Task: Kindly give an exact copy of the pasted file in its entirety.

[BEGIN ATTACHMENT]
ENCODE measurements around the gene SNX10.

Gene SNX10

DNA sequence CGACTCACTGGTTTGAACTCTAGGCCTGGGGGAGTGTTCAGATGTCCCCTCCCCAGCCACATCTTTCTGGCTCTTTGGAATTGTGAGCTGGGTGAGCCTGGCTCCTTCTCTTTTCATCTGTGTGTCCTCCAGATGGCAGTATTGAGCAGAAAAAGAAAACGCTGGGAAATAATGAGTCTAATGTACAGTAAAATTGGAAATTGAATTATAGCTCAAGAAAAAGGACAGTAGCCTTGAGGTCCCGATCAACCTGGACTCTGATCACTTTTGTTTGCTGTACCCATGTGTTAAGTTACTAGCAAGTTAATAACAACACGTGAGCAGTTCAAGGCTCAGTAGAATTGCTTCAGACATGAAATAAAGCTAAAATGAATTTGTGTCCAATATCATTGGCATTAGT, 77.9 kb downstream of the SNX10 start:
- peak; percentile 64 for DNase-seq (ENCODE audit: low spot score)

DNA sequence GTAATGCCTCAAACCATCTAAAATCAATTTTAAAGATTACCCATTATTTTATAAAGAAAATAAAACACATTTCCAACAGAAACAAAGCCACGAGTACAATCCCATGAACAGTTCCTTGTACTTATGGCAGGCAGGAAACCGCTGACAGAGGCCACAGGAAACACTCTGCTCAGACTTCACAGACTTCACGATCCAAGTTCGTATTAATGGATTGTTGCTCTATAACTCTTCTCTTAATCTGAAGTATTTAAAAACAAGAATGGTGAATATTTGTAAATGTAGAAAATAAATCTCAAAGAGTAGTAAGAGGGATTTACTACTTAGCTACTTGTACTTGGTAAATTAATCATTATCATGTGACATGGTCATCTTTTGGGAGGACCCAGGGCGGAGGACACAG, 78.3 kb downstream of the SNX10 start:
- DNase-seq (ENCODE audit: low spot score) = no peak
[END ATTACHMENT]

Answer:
ENCODE measurements around the gene SNX10.

Gene SNX10

DNA sequence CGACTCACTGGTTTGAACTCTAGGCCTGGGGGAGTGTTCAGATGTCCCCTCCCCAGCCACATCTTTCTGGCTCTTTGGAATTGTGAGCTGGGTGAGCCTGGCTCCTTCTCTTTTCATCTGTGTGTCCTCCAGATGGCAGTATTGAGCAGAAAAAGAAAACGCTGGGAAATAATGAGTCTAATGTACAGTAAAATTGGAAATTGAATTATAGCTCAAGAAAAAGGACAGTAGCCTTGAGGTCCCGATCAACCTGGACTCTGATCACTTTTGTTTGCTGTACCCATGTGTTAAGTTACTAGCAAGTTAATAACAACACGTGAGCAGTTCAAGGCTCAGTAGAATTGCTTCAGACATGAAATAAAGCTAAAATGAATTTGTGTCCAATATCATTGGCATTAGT, 77.9 kb downstream of the SNX10 start:
- peak; percentile 64 for DNase-seq (ENCODE audit: low spot score)

DNA sequence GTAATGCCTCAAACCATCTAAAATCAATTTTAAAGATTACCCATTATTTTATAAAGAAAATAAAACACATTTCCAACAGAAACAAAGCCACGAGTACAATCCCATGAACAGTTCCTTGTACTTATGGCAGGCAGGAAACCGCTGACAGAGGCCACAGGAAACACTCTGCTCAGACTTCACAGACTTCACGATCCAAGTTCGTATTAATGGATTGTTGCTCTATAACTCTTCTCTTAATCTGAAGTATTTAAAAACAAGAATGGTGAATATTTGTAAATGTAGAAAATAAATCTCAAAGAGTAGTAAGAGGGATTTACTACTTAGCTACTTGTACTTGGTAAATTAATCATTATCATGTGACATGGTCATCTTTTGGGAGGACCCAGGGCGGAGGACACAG, 78.3 kb downstream of the SNX10 start:
- DNase-seq (ENCODE audit: low spot score) = no peak